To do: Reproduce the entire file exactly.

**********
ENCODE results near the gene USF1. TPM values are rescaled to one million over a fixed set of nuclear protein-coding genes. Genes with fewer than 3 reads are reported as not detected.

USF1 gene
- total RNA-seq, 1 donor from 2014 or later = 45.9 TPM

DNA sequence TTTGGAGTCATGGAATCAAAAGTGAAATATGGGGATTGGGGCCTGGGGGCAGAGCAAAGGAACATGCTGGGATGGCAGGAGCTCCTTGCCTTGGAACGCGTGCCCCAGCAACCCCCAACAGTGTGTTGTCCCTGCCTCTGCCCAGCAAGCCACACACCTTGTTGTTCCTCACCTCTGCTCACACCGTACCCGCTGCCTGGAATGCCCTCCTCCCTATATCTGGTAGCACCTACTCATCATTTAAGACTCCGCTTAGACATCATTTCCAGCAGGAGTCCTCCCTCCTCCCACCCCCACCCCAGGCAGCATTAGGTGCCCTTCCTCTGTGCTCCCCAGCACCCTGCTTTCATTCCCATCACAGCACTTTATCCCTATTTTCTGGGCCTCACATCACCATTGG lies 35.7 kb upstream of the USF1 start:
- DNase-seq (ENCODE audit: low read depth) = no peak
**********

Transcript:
ENCODE results near the gene USF1. TPM values are rescaled to one million over a fixed set of nuclear protein-coding genes. Genes with fewer than 3 reads are reported as not detected.

USF1 gene
- total RNA-seq, 1 donor from 2014 or later = 45.9 TPM

DNA sequence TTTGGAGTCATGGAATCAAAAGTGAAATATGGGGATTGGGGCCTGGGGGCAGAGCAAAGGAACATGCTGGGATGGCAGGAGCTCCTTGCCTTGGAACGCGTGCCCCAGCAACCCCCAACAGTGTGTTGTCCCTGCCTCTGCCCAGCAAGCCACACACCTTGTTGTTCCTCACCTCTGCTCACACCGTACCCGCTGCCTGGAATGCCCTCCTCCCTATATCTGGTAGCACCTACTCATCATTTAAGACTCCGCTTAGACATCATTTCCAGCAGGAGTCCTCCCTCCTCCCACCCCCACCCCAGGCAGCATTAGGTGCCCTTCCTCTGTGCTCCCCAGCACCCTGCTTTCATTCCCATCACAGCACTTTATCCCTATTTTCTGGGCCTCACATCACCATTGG lies 35.7 kb upstream of the USF1 start:
- DNase-seq (ENCODE audit: low read depth) = no peak